Farmer Focus: Sickening acts of rural crime

Spray days seem to be few and far between, as we either have a howling gale or rain.

The workload is starting to build up, with some wheats now needing an Atlantis mix where blackgrass has just started to emerge. The winter barley at the moment is clear of blackgrass as the pre-emergence herbicides have done a great job.

All the oilseed rape received Centurion Max, which is working. The urgency now is to get a fungicide on the whole crop, some of which will require growth regulation, but I am sure the pigeons will help with that.

The land destined for spring barley is now covered in a mat of blackgrass, with no real difference between the land that was uncultivated or lightly cultivated. The land that we ploughed has areas of blackgrass on it, but they don’t correspond to where it was bad in this year’s winter wheat crop.

I can only assume we have brought back to the surface viable seed from previous years, but bear in mind this field has not been ploughed since 2007.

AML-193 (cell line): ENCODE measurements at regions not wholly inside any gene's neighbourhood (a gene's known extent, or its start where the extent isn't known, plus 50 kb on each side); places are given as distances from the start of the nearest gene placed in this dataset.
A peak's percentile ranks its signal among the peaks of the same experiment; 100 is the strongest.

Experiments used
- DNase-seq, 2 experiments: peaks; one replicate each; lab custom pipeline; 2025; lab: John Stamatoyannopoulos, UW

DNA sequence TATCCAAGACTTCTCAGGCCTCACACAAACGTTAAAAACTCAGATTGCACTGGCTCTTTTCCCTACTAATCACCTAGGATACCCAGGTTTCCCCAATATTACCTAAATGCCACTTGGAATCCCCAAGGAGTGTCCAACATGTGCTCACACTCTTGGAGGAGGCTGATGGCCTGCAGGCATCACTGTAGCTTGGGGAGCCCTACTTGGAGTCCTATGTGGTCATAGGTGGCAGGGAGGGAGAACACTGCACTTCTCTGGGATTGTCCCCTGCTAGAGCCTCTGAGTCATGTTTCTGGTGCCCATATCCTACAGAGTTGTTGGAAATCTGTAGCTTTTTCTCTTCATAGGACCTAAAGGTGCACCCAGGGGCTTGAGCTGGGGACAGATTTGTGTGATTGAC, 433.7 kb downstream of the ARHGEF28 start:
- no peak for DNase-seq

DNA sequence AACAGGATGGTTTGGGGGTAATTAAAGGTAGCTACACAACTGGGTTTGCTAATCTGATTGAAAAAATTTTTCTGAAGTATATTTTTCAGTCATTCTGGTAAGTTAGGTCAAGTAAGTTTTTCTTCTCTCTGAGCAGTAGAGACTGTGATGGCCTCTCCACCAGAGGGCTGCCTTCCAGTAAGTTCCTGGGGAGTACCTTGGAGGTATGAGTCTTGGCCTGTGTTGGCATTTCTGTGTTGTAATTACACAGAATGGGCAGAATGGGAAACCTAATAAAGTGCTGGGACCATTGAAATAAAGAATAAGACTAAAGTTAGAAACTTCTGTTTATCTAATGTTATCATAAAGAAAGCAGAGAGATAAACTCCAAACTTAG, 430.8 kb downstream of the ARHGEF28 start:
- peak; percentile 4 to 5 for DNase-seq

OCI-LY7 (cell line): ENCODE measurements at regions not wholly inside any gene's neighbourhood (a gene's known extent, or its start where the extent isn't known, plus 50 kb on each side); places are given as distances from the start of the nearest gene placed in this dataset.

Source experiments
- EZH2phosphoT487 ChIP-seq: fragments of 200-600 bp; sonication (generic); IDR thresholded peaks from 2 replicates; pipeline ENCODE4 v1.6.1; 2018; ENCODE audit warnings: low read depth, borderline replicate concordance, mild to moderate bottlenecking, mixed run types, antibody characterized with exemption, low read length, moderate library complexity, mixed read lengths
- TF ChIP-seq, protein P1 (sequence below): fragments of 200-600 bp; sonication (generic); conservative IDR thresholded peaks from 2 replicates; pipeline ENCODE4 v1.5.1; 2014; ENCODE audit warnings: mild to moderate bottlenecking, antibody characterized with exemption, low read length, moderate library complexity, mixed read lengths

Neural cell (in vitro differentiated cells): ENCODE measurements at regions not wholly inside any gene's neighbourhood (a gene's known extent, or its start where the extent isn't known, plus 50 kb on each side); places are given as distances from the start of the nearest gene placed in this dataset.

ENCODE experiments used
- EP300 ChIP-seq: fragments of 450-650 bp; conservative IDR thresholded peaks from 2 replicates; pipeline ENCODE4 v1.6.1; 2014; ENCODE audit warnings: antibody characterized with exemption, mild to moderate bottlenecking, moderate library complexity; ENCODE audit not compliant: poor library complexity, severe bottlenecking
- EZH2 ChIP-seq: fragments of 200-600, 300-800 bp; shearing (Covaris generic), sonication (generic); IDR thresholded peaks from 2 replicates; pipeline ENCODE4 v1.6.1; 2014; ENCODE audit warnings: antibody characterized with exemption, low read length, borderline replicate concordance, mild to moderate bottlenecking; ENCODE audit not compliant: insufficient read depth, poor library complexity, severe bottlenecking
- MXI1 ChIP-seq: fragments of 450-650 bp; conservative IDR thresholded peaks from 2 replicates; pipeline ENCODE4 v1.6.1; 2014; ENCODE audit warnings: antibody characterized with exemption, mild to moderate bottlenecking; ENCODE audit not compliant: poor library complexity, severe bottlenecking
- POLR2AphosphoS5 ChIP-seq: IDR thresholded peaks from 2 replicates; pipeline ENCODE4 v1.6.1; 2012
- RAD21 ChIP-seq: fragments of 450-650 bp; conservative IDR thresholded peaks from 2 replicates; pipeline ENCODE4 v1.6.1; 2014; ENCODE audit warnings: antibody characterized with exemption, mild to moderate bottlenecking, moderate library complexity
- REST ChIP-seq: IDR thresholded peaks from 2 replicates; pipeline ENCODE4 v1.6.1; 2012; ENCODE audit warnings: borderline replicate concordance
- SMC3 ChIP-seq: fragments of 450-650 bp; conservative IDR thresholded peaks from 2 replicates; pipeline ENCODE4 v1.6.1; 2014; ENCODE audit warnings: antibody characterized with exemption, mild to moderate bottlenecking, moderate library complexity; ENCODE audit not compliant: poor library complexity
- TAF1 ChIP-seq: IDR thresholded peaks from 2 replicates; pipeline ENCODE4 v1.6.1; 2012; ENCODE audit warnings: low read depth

Our attention now, though, is now firmly focused on security. We have over the years fenced gaps and put in a lot of gates, many of which have been rammed by those who enjoy pursuing hares or deer with dogs. The latest incident has been quite sickening. On one of our irrigation lakes there is a pair of breeding swans that earlier in the year had three signets, which are now three-quarters grown. Just over a week ago we found a dead signet, which appeared to have been killed by a dog’s jaws clamped tightly around its neck. The RSPCA have taken the signet to carry out a post-mortem.

To finish on a positive note, there are some excellent Nuffield reports that have been published lately, which on a dark and damp autumn day prove very thought-provoking. The dilemma now, though, is do we  further investigatethe idea of controlled-traffic farming, cover crops and direct drilling or a combination of all of them?

Jon Parker manages 1,500ha near Stratford-upon-Avon, Warwickshire, on a medium to heavy land for Ragley Home Farms, predominantly arable growing wheat, oilseed rape, and salad onions. There is also a beef-fattening unit and sheep flock

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